Hiring the right people is difficult. Finding someone you can trust, delegate tasks to, and who is able to manage part of your businesses everyday affairs is an inherently difficult task — especially when there is no specific science or exact strategy to turn to.
However, one company is revolutionizing the approach to hiring: unsurprisingly, it’s Google.
Eric Schmidt, former Google CEO, explains the company’s innovative and in-depth hiring process in his book, How Google Works. Google has always been known for their successful hiring practices, but thanks to Schmidt’s book, the company’s analytical and structured approach to hiring is gaining traction with businesses across the nation. Max Nisen, a reporter for Business Insider, points out that,
“Google likely sees more data than any company on the planet. And that obsession carries through to hiring and management, where every decision and practice is endlessly studied and analyzed.”
But what about Google’s strategy makes them so successful? Let’s explore some aspects of their hiring practices and find the takeaways that can benefit any company.
The Google Way
Google combs through thousands of job applications every day of the week. Applicants from different educational backgrounds, personal histories, and professional trajectories apply to Google each day in the hopes of landing a job with the tech giant. With so much data to analyze, it’s no surprise that the company is attempting to make hiring a science. But how? Issie Lapowski, a columnist for Inc Magazine,explains,
“True to form, the search giant has scoured its data over the years in hopes of determining what attributes successful employees share and which hiring strategies actually expose those attributes.”
Here are few strategies and practices Google has found to be effective:
Our employees are the lifeblood of our companies. The quality of the tasks each and every employee completes everyday directly correlates to the quality of the overall product and success of the company. We must ensure every employee is qualified for the position they are appointed to and driven to complete quality work daily. The easiest way to guarantee this: be involved in ALL of the hiring decisions yourself.
Larry Page, co-founder and current CEO of Google, agrees. In 2015 alone, Google hired over 6,000 employees. Page approved each one of them individually. Richard Feloni, writing for Business Insider,explains why,
“He [Page] developed a formal approval system because while he hates bureaucracy, [and] he wants the company to feel true to his vision as it grows exponentially.”
Page has said it is his way of “knowing what's really going on” inside his company.
We need to okay everything ourselves. If we trust someone else to make judgment calls on the employees who will be running the company, then we can’t complain when those same employees make mistakes. While it's important to have other trusted perspectives involved in the process, company leaders need to have a high level of involvement to ensure that every new hire fits our vision for the future.
The More the Better
That said, no single person should have the final say in hiring. This places too much importance in the hands of one person and far too much weight on a single opinion or judgment. At Google potential applicants are screened not only by HR managers, but also by their potential bosses, future colleagues and team members, plus a hiring committee before making it all the way to Page himself.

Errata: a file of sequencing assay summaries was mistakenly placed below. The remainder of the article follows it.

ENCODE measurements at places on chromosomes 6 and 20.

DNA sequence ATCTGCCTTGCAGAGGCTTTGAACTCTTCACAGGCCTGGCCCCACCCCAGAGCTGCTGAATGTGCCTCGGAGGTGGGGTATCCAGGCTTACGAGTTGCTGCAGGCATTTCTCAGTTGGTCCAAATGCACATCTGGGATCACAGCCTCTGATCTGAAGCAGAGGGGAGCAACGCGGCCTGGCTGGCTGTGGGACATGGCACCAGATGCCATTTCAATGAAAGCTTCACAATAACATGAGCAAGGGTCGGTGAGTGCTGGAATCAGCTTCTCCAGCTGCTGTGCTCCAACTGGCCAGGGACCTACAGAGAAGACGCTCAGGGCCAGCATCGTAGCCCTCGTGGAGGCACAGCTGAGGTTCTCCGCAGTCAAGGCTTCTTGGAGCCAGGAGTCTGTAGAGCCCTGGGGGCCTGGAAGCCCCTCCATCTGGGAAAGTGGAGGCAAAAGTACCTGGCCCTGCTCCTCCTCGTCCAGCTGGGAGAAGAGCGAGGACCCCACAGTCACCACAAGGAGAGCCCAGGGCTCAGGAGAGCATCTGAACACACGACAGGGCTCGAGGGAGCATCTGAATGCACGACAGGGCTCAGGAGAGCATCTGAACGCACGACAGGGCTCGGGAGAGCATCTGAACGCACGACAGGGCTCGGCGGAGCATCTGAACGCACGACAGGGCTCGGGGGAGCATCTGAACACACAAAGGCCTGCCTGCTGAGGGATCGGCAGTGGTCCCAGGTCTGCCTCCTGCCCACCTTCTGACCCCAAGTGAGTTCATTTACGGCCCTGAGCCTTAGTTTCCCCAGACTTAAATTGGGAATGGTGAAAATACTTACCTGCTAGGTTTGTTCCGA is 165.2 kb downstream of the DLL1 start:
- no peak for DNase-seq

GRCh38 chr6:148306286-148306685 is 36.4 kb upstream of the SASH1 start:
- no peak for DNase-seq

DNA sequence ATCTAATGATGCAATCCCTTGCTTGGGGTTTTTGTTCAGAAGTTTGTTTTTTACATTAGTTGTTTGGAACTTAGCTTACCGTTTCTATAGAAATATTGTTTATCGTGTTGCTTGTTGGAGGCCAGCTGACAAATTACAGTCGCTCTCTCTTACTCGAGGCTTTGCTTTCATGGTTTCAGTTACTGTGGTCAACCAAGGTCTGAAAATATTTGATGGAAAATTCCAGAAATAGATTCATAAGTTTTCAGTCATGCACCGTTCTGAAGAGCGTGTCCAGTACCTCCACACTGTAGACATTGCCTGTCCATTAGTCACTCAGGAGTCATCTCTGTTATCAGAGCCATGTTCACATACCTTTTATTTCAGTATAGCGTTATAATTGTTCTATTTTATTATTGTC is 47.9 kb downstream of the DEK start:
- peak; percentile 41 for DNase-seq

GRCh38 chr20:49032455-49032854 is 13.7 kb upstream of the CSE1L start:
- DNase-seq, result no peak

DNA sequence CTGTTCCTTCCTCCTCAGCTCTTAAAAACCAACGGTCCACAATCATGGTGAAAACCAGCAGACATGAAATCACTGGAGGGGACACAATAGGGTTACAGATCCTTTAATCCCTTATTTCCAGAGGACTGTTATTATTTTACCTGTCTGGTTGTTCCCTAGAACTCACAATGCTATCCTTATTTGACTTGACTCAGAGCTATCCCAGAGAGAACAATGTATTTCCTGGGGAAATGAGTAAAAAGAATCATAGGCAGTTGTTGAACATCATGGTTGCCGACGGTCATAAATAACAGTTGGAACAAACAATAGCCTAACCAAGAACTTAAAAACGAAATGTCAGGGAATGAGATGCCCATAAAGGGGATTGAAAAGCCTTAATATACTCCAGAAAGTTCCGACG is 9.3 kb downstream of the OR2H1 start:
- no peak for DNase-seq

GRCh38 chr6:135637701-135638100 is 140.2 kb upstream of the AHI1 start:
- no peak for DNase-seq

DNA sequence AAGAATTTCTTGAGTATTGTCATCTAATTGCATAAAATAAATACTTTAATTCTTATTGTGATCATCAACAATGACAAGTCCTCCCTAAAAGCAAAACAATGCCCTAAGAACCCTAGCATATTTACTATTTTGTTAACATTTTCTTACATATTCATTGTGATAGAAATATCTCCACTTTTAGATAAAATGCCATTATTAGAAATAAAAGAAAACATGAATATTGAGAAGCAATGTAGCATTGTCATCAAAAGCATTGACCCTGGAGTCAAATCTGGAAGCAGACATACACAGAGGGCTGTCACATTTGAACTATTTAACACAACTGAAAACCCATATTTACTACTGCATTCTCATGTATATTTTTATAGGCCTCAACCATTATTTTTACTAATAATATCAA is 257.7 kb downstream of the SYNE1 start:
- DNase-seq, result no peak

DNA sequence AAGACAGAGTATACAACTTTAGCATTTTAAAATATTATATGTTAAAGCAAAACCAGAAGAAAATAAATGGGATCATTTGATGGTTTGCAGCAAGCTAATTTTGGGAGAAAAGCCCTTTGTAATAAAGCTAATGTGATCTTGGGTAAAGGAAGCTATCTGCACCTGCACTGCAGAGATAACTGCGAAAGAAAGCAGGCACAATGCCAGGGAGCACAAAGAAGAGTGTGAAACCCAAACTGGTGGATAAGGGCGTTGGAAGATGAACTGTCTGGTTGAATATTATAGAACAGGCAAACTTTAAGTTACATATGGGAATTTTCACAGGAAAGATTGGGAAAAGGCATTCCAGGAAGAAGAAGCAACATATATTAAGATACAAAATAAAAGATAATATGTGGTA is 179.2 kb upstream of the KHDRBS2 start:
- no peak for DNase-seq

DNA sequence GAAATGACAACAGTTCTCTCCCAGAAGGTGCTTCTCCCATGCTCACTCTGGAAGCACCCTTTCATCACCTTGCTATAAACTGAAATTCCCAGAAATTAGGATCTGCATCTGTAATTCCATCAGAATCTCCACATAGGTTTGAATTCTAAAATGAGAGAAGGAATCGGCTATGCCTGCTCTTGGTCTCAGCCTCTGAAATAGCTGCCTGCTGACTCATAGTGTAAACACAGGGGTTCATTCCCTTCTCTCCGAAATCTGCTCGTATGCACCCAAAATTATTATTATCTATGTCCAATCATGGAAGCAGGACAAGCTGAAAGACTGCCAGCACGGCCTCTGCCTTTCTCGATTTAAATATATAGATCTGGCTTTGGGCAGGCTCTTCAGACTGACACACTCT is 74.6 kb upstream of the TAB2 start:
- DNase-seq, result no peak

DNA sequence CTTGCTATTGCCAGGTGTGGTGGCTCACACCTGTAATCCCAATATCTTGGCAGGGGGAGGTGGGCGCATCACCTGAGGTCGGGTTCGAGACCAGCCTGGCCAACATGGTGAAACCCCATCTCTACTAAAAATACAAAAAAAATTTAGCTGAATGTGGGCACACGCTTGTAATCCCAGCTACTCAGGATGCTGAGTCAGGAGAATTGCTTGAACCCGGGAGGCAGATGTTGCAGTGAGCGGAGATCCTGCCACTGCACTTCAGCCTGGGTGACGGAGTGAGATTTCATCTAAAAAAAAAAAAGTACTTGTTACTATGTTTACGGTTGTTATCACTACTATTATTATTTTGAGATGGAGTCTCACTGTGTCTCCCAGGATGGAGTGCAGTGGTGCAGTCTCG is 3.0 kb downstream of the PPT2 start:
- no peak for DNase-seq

This complex, collaborative system of hiring ensure that one negative opinion doesn’t override ten positive ones. Jillian D'Anfro, a business tech columnist for Business Insider,explains the advantages of this system,
“Especially when the team is small, a collaborative hiring effort ensures that everyone feels good about this foreign person joining their team. The new employee needs to mesh well with the other people with whom he or she will be working day-in and day-out, after all.”
This also sends the message that new employees are accountable to the entire organization, so every task is valued and expected to be completed with the highest quality possible.
An Unscientific Science
Formalizing a process is helpful (especially with a high volume of applicants), but the reality is that hiring is an inexact science. Even Google’s leading execs admit this.
Years ago, the tech giant reviewed thousands of applicants' interview scores and attempted to equate these with future performance in the company. The conclusion: no one is perfect at predicting an applicant's future performance. Lapowsky quotes Lazlo Bock,Google’s Senior Vice President of People Operations,
“We found zero relationship,” he [Bock] said. “It was a complete random mess.” Now, Google uses a consistent rubric to assess candidates, Bock says, “rather than having each interviewer just make stuff up.”
In their search to make hiring more predictable and structured, Google has turned towards using pre-determined rubrics to make the practice easier for both the interviewer and the subsequent committees.
Whether we run a business with 1 employee or 100, it is important to understand that the people we hire have a major affect on the success of our business. Larry Page understands this and attributes a major portion of Google’s growing success to his employees at all levels. With so much at stake, it's necessary to continually analyze and improve upon our approach to hiring. Hopefully, taking a page out of Google's book can make the next hire easier and more effective.
Have your own strategies for hiring great people? Tweet us @EidsonPartners!